Move over saskatoons, there's a new prairie berry that's making a purple-coloured splash with farmers and consumers. Have you heard of the haskap? If not, one Alberta farmer wants to give you a tour, a taste and ultimately, an education on this super nutritious, slightly sour, bulbous berry--and how he's caring for the land where it grows.
Andrew Rosychuk is a city slicker turned farmer, a passionate advocate of regenerative farming, which seeks to better the land year after year. On his 76 acres in Sturgeon County, the Edmonton native is growing 27 acres of six varieties of haskaps, an easy to grow, easy to pick fruit that has become the darling of many in the food industry for its versatility in sweet and savoury recipes, cocktails and smoothies. Along with selling to organic stores, Rosychuk brings the goods, in frozen berry and juice form, to area farmers' markets, (Old Strathcona, St. Albert, Sherwood Park, 124 St.) so more consumers can catch up on the berry buzz.
"I've been at this for seven years now, and I'm not saying I'm successful--it's a slow burn. But more than ever, people want to connect with their food; to belong," said Rosychuk, who grew up loving plants but took a detour into the trades before coming back to the burgeoning organic business that is a bustling U-Pick (rosyfarms.ca) during peak season, but also a host site for several research projects in regenerative farming. "Saskatchewan was the first adopter of this tough-as-nails berry, but it's gaining in popularity, especially here, in B.C., Nova Scotia."
Alongside the rows of haskap bushes, Rosychuk allows nature to do its thing: dandelion weeds and other native species pop up here; the odd bird makes a nest there. And on the paths leading up to the orchard, clover, fescue and grasses are allowed to grow, and ground cover keeps the earth from scorching under the summer sun. Rosychuk says unlike some other berries, haskaps don't need spraying--he remains a rare organic haskap grower in the province, working to create a multifaceted ecosystem--a unique operation and a beautiful place to grow this trendy 'super food'.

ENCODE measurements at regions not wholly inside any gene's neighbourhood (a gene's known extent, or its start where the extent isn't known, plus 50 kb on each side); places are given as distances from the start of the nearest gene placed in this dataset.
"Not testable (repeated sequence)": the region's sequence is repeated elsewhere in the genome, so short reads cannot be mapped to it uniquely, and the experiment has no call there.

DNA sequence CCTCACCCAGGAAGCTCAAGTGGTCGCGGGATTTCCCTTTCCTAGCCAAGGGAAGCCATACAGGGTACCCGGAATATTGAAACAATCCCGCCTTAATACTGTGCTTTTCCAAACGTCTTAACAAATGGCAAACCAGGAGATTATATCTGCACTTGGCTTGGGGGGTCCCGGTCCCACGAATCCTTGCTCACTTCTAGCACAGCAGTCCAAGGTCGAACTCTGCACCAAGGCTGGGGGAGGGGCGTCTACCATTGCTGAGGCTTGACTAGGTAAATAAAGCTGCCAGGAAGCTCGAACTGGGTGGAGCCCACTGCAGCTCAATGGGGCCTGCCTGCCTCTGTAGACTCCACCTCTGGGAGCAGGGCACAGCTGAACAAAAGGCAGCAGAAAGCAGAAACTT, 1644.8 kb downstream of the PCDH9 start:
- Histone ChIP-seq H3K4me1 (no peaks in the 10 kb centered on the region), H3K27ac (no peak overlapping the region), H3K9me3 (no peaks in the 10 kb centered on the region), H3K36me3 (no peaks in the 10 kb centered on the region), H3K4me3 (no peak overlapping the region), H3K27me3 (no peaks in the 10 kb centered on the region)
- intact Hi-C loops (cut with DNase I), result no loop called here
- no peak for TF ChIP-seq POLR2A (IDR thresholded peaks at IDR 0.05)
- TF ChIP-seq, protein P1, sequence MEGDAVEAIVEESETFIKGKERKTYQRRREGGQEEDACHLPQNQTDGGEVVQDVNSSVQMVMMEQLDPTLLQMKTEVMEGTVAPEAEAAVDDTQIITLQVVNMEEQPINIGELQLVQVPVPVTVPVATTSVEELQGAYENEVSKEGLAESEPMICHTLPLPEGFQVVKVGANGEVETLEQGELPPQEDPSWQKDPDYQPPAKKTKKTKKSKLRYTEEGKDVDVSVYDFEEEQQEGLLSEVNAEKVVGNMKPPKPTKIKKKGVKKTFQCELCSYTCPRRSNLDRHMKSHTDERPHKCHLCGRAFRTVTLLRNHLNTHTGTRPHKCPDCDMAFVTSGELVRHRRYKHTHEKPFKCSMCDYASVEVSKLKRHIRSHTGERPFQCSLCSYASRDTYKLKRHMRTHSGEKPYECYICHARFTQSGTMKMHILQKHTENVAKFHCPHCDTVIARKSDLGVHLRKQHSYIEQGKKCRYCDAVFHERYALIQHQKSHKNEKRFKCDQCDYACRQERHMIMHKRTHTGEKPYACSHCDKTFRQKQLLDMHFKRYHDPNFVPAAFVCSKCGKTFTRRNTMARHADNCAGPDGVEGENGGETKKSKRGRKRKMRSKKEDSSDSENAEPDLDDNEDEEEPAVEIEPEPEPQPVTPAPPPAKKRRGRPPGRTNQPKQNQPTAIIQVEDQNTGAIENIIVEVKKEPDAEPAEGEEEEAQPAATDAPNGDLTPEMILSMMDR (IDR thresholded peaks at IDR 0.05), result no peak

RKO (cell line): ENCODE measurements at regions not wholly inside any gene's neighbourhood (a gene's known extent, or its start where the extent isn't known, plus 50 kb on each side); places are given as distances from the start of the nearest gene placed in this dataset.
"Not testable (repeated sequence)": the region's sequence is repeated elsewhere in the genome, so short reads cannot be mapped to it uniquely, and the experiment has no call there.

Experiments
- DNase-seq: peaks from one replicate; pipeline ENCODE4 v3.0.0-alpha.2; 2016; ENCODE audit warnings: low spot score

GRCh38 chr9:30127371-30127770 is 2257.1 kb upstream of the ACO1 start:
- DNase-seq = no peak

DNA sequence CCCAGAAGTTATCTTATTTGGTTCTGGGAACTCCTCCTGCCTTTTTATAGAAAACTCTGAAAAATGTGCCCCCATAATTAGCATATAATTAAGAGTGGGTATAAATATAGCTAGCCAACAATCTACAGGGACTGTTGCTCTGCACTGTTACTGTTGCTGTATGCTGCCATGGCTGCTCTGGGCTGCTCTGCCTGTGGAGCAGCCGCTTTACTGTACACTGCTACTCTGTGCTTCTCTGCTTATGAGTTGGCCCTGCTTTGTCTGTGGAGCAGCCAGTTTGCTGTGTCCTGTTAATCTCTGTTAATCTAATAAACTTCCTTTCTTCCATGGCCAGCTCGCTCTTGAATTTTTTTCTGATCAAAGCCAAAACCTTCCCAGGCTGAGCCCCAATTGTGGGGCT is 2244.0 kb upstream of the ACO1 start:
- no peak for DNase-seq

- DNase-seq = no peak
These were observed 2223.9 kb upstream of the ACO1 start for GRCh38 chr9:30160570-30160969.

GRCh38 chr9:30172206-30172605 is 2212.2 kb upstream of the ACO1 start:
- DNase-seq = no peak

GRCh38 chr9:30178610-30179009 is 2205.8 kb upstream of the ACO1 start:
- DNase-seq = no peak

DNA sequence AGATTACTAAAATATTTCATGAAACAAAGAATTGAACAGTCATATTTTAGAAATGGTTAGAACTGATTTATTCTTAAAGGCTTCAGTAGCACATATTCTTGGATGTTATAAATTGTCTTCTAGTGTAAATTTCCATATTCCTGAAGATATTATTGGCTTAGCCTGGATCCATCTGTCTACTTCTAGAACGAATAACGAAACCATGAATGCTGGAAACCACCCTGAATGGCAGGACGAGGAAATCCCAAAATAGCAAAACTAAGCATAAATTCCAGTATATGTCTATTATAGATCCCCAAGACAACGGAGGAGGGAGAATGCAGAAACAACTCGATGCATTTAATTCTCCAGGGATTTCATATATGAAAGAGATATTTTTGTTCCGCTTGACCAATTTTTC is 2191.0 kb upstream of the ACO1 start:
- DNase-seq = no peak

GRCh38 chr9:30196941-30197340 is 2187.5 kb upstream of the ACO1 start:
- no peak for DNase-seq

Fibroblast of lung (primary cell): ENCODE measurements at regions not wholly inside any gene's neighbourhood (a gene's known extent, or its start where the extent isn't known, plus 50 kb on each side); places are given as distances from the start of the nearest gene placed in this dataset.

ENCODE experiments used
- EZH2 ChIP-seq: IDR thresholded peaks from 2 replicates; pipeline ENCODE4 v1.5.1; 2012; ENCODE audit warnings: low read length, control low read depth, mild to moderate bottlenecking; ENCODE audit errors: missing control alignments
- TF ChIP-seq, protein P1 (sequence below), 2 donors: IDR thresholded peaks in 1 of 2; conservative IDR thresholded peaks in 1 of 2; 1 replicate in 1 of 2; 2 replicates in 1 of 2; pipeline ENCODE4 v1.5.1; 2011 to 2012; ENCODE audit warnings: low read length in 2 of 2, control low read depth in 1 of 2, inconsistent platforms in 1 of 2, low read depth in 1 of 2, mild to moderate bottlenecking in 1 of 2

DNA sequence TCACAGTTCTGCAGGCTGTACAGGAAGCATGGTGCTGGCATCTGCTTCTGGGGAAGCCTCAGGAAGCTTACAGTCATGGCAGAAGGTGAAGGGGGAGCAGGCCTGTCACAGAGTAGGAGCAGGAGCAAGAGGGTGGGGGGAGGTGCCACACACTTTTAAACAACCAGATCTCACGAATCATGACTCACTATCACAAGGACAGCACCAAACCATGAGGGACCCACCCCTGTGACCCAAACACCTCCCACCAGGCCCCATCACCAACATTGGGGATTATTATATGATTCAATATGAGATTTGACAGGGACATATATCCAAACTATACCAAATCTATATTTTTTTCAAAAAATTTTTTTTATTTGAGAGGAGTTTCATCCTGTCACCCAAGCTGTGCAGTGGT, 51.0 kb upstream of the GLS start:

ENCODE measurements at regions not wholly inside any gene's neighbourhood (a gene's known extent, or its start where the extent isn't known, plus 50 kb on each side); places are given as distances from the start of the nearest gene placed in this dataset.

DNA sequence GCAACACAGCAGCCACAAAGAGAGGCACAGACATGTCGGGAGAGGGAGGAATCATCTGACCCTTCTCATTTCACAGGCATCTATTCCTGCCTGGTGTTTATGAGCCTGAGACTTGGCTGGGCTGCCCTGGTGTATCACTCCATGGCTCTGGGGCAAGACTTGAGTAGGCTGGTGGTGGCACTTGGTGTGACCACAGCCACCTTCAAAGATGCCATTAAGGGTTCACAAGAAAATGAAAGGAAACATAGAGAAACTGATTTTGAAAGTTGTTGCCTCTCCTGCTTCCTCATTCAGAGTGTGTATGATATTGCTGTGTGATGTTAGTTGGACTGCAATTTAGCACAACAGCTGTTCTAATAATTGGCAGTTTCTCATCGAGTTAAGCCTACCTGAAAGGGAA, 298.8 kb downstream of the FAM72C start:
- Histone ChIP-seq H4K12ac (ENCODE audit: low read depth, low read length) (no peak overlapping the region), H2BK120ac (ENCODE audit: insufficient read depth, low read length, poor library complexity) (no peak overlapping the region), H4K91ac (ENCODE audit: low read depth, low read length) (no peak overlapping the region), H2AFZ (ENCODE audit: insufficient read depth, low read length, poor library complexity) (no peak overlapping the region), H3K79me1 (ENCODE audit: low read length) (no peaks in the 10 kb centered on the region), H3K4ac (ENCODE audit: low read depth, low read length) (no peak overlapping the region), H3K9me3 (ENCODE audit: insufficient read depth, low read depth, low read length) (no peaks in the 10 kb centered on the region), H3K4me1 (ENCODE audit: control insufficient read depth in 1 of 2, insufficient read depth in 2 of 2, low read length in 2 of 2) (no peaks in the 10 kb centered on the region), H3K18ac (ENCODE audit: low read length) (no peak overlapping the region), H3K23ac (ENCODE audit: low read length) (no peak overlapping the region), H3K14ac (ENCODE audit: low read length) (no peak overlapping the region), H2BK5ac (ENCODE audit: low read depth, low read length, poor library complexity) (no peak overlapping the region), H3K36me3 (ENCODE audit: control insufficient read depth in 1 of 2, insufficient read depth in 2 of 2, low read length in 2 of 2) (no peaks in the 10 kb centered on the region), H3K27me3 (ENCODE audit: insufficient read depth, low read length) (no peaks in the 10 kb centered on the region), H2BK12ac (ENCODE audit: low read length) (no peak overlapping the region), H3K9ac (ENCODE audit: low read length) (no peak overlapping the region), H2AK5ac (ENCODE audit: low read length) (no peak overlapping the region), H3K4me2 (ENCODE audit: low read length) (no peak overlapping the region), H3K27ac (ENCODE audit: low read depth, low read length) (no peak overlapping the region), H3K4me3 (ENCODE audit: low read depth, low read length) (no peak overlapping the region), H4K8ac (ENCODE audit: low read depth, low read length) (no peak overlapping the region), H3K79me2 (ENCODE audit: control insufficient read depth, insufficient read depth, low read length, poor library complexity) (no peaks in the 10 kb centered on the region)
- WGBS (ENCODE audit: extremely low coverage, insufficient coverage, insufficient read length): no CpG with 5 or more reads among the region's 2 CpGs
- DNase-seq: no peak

"Regenerative farming works without plowing, making use of grazing animals and bacteria in the soil to help create stronger plant roots and highly-productive soil," said Rosychuk, who studied horticulture in Olds. He shares his wisdom with visitors, walking among the haskaps and pointing out where picking is best, which variety is slightly sweeter, less tannic etc. Amidst the plants, a few large wooden hexagons stand tall. "In nature, the symbol is like the bee hive, where hexagons hold the maximum amount of honey. For our farm, it symbolizes making the soil as fruitful as possible. To learn more, we offer farm tours during the UPick season (mid to late July)."
Haskaps, also known as honeyberries, contain up to three times more antioxidants than the average berry.
Haskaps originated in Russia and Japan, but are now cultivated here, too. Along with trials for many more varieties, Rosy Farms grows six popular types: the early harvest, flavourful Indigo Gem; bright, tart Tundra; the low-acid, complex and Rosy Farm favourite Aurora; a U-Pick favourite 'Beast'; bumpy and 'best flavour' winner from USask--Beauty; and zingy, flavourful and large Blizzard.
Though super hardy (surviving up to -50 Celcius!), Haskaps lose their verve quickly after picking, so use or freeze promptly. Rosy Farms sells whole fruit frozen at markets, or in juice form. The sky's the limit for using this excellent source of vitamin C and fibre: pies, jams, crumbles, salads, violet-hued cocktails--you name it!
Basics: 3/4 c. frozen haskaps
1/2 banana, frozen or fresh
1/2 cup liquid (milk, juice)
1/2 apple--cored, not peeled
1/2 cup spinach - fresh or frozen
2 tbsp hemp hearts
Optional ingredients: flax seed, yogurt, kale, scoop of protein powder, honey, avocado, mint leaves.
Blend for a minute and enjoy!
Recipe: Glenda Perry/Rosyfarms.com